I used to really really really like thunderstorms. Thoroughly immersed myself in them. Unmitigated enjoyment. Drenching rain. Flash-count-Bang!
And then of course I adopted a few animals who not only didn’t share my enthusiasm but who became downright terrified as the distant, pounding storms swept in. Somehow I managed to live 40-plus years not knowing that my favorite weather was so unpleasant for so many. The feeling now is far from exhilaration, but I do hold on to a thread of thunderstorm joy.
Spring and summer are like that for many of the tens of thousands of people across the world who devote themselves to wildlife rehabilitation. Where once the arrival of these seasons carried wonder and adventure and unlimited possibility, their arrival now carries a very heavy weight.
You see, spring and summer are the busy seasons for wildlife emergency professionals – and for domestic animal emergency personnel, as well. Babies are born. Wildlife is on the move. People are on the move, too – traveling, trimming trees, letting out the cats and dogs. This combination of activities bodes poorly for our wild friends. And for domestic animals, too.
Take black-tailed prairie dogs, as a particularly poignant example. Each May or June, the juvenile males leave their coteries, in search of a new home. Prairie dogs used to move in synergy with bison, the woolly mammals grazing down grasses, the prairie dogs moving in, aerating the soil and enriching the plant life. And on and on it went. For thousands of years. Starting long before there was a May or a June.
And then the West was “won.” And everything changed. The bison are gone, and prairie dog colonies now are mere relics of what they once were. Sliced and diced, fragmented and isolated by roads, malls and waaaaaaayyyyy too much land being used in what surely is the world’s most inefficient food system – raising crops to feed animals to feed people.
What wasn’t lost is the ancient urge that compels juvenile black-tailed prairie dog males to move on. Off they go, into a hostile world. Some get lucky and find a new home. Many – most? – end up killed on roads, lost in labyrinthine subdivisions, or taken out by predators during their futile, exhausting search for a new place to call home.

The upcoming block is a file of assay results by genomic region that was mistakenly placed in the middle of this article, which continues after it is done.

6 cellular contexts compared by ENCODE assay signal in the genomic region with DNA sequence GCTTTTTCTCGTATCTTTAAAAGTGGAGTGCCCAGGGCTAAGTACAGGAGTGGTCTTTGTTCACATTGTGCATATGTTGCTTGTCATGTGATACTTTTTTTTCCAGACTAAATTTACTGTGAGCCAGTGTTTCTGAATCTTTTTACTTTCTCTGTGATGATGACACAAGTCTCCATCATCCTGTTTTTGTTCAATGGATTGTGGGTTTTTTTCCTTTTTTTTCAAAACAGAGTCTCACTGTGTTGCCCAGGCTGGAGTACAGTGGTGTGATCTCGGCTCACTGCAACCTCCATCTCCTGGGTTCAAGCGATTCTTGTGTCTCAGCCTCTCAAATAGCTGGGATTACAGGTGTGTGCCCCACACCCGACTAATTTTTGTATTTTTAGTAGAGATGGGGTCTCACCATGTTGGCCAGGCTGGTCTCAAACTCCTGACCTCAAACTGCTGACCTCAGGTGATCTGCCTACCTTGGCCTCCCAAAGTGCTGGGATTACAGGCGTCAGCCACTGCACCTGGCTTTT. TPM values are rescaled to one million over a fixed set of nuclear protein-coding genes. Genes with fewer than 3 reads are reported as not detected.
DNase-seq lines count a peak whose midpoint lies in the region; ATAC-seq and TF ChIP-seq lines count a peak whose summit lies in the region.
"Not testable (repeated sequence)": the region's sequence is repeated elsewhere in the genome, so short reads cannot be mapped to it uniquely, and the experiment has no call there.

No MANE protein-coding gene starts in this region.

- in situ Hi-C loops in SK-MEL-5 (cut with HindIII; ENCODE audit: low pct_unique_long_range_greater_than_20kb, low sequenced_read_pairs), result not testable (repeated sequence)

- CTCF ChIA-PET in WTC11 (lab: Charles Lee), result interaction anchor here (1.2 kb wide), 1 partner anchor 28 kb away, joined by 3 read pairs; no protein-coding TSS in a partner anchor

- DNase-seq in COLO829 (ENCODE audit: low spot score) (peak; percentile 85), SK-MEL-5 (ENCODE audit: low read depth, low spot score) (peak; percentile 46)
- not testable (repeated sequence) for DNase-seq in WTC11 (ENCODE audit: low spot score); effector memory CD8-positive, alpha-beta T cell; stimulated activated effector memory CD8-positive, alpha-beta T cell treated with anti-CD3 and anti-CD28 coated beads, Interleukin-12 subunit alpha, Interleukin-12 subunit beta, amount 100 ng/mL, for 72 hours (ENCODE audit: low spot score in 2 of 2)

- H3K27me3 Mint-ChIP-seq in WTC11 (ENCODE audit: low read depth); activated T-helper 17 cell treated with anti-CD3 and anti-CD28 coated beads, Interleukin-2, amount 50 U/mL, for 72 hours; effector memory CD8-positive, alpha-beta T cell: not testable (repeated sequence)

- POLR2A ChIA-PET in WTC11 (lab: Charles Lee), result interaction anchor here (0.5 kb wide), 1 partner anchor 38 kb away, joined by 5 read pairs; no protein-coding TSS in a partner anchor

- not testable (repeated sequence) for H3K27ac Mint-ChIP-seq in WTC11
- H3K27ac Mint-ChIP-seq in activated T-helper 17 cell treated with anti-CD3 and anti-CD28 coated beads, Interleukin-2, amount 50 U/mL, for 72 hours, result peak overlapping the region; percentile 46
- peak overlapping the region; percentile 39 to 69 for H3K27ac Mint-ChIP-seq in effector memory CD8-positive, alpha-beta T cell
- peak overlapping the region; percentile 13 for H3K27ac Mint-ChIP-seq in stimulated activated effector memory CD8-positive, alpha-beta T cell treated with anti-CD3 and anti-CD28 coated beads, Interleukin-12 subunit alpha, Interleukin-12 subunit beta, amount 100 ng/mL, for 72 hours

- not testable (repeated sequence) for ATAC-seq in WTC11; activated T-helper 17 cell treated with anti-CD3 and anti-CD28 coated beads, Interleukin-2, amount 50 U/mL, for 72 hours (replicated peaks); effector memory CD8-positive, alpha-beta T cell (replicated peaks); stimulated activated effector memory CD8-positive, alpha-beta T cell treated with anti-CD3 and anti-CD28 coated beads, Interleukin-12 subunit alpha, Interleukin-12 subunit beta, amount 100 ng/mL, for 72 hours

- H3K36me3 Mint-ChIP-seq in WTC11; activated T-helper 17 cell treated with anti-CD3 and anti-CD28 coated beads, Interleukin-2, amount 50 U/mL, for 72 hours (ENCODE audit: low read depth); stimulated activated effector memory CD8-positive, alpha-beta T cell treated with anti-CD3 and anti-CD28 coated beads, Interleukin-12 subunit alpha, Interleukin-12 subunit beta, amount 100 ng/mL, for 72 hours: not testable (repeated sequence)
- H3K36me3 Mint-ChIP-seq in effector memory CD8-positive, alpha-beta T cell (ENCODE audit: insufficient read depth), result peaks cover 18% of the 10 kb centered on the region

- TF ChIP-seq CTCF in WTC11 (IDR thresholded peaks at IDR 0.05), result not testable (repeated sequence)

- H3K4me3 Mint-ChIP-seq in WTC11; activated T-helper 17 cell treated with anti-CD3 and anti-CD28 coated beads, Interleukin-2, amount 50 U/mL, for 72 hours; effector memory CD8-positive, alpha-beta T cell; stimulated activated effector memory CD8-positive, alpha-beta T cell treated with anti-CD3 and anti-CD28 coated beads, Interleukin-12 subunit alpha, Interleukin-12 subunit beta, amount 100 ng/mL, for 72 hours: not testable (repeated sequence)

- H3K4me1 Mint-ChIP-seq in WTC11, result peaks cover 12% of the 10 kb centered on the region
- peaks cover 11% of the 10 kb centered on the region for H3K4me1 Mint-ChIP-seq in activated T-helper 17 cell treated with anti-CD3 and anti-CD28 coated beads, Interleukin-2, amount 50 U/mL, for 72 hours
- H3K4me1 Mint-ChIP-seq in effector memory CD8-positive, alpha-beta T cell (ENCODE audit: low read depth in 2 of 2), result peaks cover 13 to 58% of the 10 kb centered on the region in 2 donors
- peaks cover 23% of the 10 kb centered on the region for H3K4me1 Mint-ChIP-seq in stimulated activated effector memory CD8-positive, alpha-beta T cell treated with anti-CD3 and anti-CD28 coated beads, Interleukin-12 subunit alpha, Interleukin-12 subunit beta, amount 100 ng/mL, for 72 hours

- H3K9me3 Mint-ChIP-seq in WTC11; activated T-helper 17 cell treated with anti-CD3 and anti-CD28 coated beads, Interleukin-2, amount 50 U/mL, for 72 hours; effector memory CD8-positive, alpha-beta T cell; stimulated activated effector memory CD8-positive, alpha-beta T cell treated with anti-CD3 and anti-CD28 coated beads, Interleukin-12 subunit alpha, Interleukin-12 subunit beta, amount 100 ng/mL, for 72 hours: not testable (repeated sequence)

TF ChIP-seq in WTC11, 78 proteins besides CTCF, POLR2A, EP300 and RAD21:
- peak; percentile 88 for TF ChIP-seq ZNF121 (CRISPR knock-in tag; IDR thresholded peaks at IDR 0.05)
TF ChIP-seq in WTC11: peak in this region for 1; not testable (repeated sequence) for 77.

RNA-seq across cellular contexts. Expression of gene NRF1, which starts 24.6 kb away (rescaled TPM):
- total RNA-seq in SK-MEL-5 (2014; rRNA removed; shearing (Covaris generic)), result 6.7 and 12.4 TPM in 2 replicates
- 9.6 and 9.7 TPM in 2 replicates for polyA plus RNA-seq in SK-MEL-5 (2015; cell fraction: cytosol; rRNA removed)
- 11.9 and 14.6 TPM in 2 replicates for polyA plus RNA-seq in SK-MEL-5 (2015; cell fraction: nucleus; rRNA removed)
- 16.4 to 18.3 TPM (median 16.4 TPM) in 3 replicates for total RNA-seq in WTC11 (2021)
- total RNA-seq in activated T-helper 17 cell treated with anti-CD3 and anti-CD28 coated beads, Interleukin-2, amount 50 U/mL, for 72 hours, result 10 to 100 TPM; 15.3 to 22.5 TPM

The ones who survive the car strikes or the days in a window well are taken to our friends, the wildlife rehabilitators. And the rehabilitators, if they have room and license, do their best to get the animals nursed and doctored back to health and eventually returned to the wild.
Every time I see a hug-a-hunter television commercial, I think no, I’d rather hug a wildlife rehabilitator. These dedicated people are almost all volunteers. It’s illegal in fact to charge a fee to take an animal into rehabilitation. In all 50 states and DC, if I’m not mistaken.
Some rehabilitation facilities are incorporated as nonprofits, which gives them a better chance to treat more animals and at least a decent chance at sustainability.
But most rehabilitators work at home, as volunteers, making themselves available to the public, but more importantly to the robins, the rabbits, the turtles and the raccoons whose very lives depend on these caregivers.
And there are other unheralded helpers. The veterinary professionals who allow injured wildlife to be brought to their clinics. The hotline volunteers, who go through training every year and do their best to help people who are dealing with wildlife emergencies.
I suddenly realize I’m in over my head here. I can’t begin to tell you the trials endured by wildlife emergency professionals. Funding issues, space issues, zoning issues, come-get-this-animal-I-don’t-have-time-to-bring-him-to-you issues. Rehabilitators are the ones who administer the euthanasia fluid to the bat who just is not going to make it, to the broken winged goose, otherwise perfectly healthy, who according to state regulations must be killed because she will never fly again and can’t be returned to the wild. Rehabilitators are the ones who ensure the baby raccoons in their care get fed precisely every two hours, 24/7.
The geese, the prairie dogs, the bats – they of course pay the ultimate price for this world made so hostile to them by human hands. But wildlife emergency professionals themselves pay a very high price. The unrelenting workload, the heartbreaking losses, and the ignorant or apathetic public.
Of course it’s not lost on me that wildlife rehabilitators also get to see the best in people, and they get to observe, occasionally laugh at, and learn from their charges. And they get the satisfaction, certainly sometimes exhilaration, that accompanies the return home of a successfully rehabilitated animal.
My hope for wildlife rehabilitators is that they feel appreciated for their work, that they see changes in society that indicate people are wanting to live more harmoniously with wildlife, that they train and pass on their knowledge to a successor, and that they forever hold on to at least a thread of the joy nearly all of us know or once knew with the coming of spring.
In the meantime, enjoy the off-season, my friends. (I know, I know. You’ll be busy with related matters.) But thank you. Thank you, thank you for yet another job well done.